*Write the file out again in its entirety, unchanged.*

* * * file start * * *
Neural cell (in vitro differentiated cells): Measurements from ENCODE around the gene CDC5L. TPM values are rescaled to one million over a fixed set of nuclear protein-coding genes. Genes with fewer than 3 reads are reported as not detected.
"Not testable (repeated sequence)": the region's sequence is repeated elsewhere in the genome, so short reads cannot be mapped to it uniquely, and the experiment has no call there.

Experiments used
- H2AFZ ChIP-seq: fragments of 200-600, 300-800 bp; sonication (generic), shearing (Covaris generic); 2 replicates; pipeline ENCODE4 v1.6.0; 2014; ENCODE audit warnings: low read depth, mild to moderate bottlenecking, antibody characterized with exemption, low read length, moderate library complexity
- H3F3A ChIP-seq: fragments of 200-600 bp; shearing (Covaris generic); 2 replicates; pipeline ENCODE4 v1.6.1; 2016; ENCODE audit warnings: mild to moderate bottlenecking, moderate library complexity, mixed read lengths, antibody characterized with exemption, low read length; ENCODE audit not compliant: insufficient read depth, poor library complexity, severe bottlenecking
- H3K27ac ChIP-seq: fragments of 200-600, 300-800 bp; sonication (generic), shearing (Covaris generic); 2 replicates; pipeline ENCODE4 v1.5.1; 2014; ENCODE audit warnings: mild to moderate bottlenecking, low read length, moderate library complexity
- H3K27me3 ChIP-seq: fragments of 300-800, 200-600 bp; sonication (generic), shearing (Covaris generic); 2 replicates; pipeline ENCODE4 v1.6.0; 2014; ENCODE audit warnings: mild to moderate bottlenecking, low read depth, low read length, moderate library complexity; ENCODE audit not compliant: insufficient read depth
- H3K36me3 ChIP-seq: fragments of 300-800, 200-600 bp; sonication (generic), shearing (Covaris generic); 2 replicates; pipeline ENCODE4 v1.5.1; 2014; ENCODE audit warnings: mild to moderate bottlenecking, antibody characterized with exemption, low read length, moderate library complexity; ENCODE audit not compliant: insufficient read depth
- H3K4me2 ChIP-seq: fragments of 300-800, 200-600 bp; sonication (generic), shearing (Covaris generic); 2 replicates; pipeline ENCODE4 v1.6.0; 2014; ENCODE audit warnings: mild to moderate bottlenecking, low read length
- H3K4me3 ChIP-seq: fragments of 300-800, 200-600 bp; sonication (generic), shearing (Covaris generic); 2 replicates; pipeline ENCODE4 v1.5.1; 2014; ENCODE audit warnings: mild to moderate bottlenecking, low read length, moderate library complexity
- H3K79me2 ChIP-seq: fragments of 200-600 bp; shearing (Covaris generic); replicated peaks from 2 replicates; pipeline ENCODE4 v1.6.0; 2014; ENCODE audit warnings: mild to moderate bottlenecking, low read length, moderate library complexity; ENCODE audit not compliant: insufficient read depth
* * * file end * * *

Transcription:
Neural cell (in vitro differentiated cells): Measurements from ENCODE around the gene CDC5L. TPM values are rescaled to one million over a fixed set of nuclear protein-coding genes. Genes with fewer than 3 reads are reported as not detected.
"Not testable (repeated sequence)": the region's sequence is repeated elsewhere in the genome, so short reads cannot be mapped to it uniquely, and the experiment has no call there.

Experiments used
- H2AFZ ChIP-seq: fragments of 200-600, 300-800 bp; sonication (generic), shearing (Covaris generic); 2 replicates; pipeline ENCODE4 v1.6.0; 2014; ENCODE audit warnings: low read depth, mild to moderate bottlenecking, antibody characterized with exemption, low read length, moderate library complexity
- H3F3A ChIP-seq: fragments of 200-600 bp; shearing (Covaris generic); 2 replicates; pipeline ENCODE4 v1.6.1; 2016; ENCODE audit warnings: mild to moderate bottlenecking, moderate library complexity, mixed read lengths, antibody characterized with exemption, low read length; ENCODE audit not compliant: insufficient read depth, poor library complexity, severe bottlenecking
- H3K27ac ChIP-seq: fragments of 200-600, 300-800 bp; sonication (generic), shearing (Covaris generic); 2 replicates; pipeline ENCODE4 v1.5.1; 2014; ENCODE audit warnings: mild to moderate bottlenecking, low read length, moderate library complexity
- H3K27me3 ChIP-seq: fragments of 300-800, 200-600 bp; sonication (generic), shearing (Covaris generic); 2 replicates; pipeline ENCODE4 v1.6.0; 2014; ENCODE audit warnings: mild to moderate bottlenecking, low read depth, low read length, moderate library complexity; ENCODE audit not compliant: insufficient read depth
- H3K36me3 ChIP-seq: fragments of 300-800, 200-600 bp; sonication (generic), shearing (Covaris generic); 2 replicates; pipeline ENCODE4 v1.5.1; 2014; ENCODE audit warnings: mild to moderate bottlenecking, antibody characterized with exemption, low read length, moderate library complexity; ENCODE audit not compliant: insufficient read depth
- H3K4me2 ChIP-seq: fragments of 300-800, 200-600 bp; sonication (generic), shearing (Covaris generic); 2 replicates; pipeline ENCODE4 v1.6.0; 2014; ENCODE audit warnings: mild to moderate bottlenecking, low read length
- H3K4me3 ChIP-seq: fragments of 300-800, 200-600 bp; sonication (generic), shearing (Covaris generic); 2 replicates; pipeline ENCODE4 v1.5.1; 2014; ENCODE audit warnings: mild to moderate bottlenecking, low read length, moderate library complexity
- H3K79me2 ChIP-seq: fragments of 200-600 bp; shearing (Covaris generic); replicated peaks from 2 replicates; pipeline ENCODE4 v1.6.0; 2014; ENCODE audit warnings: mild to moderate bottlenecking, low read length, moderate library complexity; ENCODE audit not compliant: insufficient read depth